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Lions Roar : January 2010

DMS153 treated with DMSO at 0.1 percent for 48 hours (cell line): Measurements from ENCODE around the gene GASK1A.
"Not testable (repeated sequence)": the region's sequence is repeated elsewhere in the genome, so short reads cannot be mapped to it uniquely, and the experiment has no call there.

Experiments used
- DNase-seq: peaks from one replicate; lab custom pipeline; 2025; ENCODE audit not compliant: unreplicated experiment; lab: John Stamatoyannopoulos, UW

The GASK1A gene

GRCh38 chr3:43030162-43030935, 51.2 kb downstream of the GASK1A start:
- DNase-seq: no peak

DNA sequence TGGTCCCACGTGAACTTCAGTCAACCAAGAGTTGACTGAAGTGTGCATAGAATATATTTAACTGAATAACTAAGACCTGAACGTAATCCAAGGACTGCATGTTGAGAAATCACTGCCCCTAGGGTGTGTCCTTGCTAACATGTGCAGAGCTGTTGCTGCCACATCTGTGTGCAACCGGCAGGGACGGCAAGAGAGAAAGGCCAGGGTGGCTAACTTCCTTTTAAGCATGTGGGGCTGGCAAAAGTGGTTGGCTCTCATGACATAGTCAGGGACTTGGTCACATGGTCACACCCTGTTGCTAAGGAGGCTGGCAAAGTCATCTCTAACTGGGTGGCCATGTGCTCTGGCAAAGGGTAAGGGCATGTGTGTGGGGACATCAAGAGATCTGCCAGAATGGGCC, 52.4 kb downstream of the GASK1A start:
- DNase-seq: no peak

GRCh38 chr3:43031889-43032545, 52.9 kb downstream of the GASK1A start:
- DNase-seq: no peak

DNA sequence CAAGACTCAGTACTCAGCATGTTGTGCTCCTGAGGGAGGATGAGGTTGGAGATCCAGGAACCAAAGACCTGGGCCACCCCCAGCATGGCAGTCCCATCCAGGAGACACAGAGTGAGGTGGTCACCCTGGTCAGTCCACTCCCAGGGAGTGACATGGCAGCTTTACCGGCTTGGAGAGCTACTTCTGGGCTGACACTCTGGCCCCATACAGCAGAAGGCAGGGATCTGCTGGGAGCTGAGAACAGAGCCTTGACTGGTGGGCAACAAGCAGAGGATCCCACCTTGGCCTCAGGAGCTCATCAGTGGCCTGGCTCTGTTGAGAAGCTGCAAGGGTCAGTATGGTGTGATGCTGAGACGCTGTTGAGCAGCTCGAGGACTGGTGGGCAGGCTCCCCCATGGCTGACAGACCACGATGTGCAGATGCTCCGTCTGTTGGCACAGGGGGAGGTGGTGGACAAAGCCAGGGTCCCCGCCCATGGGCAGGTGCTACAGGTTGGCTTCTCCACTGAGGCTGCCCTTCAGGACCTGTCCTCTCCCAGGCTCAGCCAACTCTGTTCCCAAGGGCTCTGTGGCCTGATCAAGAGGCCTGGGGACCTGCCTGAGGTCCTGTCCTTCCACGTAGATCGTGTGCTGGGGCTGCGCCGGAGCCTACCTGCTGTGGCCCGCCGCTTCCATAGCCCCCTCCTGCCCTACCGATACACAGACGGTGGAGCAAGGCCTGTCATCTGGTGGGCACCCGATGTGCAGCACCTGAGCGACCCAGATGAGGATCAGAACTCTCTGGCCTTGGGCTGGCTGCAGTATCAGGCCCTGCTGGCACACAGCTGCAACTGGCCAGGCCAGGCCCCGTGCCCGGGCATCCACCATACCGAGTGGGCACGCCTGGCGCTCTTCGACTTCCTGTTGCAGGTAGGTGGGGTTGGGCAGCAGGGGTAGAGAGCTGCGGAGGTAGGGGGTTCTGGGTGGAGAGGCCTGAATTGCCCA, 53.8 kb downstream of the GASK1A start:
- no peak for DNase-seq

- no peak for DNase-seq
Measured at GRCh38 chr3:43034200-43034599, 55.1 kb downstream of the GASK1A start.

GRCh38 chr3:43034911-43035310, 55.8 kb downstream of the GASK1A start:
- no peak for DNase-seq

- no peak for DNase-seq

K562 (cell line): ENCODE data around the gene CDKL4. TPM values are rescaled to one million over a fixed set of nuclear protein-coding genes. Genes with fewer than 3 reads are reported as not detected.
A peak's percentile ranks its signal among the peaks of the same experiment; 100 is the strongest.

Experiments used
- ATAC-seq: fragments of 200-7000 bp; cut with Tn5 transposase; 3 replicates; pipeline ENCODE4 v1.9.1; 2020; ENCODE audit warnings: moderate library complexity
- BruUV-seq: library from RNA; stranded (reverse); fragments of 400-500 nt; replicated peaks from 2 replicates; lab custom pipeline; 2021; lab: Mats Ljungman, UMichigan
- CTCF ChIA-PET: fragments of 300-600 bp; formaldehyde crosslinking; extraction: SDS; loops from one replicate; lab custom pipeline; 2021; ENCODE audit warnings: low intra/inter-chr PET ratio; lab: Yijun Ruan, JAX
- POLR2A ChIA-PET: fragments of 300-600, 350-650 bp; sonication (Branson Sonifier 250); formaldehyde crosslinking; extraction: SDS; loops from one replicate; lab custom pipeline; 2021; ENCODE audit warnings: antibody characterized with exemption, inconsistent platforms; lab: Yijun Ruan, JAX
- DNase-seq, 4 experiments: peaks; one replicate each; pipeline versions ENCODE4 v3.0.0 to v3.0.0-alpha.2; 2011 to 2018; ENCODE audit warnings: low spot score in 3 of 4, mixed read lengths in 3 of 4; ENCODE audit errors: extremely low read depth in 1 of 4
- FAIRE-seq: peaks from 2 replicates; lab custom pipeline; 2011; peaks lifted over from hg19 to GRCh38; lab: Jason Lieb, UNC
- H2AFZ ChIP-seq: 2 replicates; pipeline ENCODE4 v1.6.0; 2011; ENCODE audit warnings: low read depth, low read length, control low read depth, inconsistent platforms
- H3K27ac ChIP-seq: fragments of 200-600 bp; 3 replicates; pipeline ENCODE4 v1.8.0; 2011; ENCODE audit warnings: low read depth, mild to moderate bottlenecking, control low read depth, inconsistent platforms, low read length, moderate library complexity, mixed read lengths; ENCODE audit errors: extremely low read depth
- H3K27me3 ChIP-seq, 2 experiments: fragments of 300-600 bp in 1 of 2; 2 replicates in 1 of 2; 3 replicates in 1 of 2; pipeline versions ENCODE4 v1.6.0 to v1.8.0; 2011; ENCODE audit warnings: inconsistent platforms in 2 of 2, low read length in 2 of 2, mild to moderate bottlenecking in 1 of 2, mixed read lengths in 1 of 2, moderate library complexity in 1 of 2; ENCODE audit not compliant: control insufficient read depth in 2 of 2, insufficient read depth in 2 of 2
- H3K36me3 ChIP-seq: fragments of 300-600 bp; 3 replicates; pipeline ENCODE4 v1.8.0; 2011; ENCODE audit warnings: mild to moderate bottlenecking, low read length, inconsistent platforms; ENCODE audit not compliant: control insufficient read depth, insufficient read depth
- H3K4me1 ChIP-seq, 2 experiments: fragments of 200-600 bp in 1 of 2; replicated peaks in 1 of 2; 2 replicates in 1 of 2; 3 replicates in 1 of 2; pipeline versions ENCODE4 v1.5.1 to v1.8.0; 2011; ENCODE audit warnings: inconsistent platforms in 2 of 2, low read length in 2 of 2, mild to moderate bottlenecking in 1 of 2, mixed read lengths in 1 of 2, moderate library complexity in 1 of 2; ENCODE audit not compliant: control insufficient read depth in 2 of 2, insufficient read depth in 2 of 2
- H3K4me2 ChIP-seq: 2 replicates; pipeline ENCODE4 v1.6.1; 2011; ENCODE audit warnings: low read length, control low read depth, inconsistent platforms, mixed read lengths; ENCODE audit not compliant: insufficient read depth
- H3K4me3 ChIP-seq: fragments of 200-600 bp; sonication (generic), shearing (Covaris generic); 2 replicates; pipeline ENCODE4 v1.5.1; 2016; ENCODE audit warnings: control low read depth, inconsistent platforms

SHAMBHALA SUN jANUAry 2010 95 Donate, shop, share—you can help the Shambhala Sun spread the wisdom of meditation and genuine dharma in a world that needs it more than ever. We’re more than just a magazine—through our websites, sponsorships, conferences, and programs we serve Buddhist commu- nities of all traditions and host a national conversation on dharma in the modern world. Here are three ways we can work together to fulfill this important mission. DONATE Your donation will help us continue our valuable work in these difficult times. The need for dharma has never been greater, and with your support, the Shambhala Sun will continue to introduce the wisdom of meditation and contemplative practice to hundreds of thousands of readers every issue. Donate online: Go to www.shambhalasun.com/donate Call toll-free: 1-877-422-8404 ext. 34 Mail a donation: US: Shambhala Sun, 1345 Spruce St., Boulder CO 80302-4886 Canada: 1660 Hollis St., #701, Halifax NS B3J 1V7 SHOP Support the Shambhala Sun with your purchase at our Online Gallery or Annual Online Auction (see advertisement in this issue). Go to www.shambhalasun.com/gallery to purchase beautiful archival quality art prints from the pages of the Shambhala Sun and Buddhadharma. Great for yourself or as a gift. Browse and bid at www.shambhalasun.com/auction on original art, retreats and vacations, practice materials, and other items gen- erously donated by artists, writers, and advertisers featured in our magazines. Our Third Annual Online Auction runs Nov. 23–Dec. 13. SHARE Give a gift subscription and share the dharma with friends and family. And if you usually buy the Shambhala Sun on the newsstand, please subscribe using one of the special cards in this issue. It’s a great deal for you and a great way to help the Sun. 3 Ways You Can Help the Shambhala Sun Meditation continued from page 71 sense that, “This is taking place. Something is happening right here.” A sense of being— experience without words, without terms, without concepts, without visualization— takes place. It is unnameable. We can’t call it “consciousness” exactly, because conscious- ness implies that you are evaluating or conscious of sensory inputs. We can’t even really call it “awareness,” which could be misunderstood. It’s not simply awareness. It’s a state of being. Being what? One never knows. It is just being without any qualifica- tion. Are you being Jack? Are you being Jill? Are you being Smith? One never knows. This may sound rather vague, but it is not as vague as all that. There is a very strong energy. A very powerful thing is taking place. There is a shock, the electric- ity of being pulled back into the present constantly: here, here, here. It’s happening. It’s really taking place. There is an interesting dichotomy here: on the one hand, we don’t know what it’s all about. On the other hand, there is enor- mous precision and understanding. Such directness is taking place. That is the state of vipashyana, a state of realization or in- sight. You begin to see inside your mind on the level of nonverbal awareness. Nonver- bal cognitive mind is functioning. You may say, “Now I hear the traffic. Now I hear the cuckoo clock. Now I hear my wristwatch ticking. Now I hear my wife yelling at me.” But you also have to say: “I hear but I don’t hear at the same time.” Such totality is tak- ing place. A very precise something or oth- er is happening. That is the state of vipa- shyana. It is nonverbal and nonconceptual and very electric. It is neither ecstasy nor a state of dullness. Rather, a state of “here- ness” is taking place, which is described in the Tibetan Buddhist literature as nowness. Nowness is sometimes referred to as the fourth moment. That may sound more mystical than what is meant. You have the past, present, and future, which are the three moments. Then you have something else taking place, which is called the fourth mo- ment. The fourth moment is not a far-out or extraordinary experience as such. It is a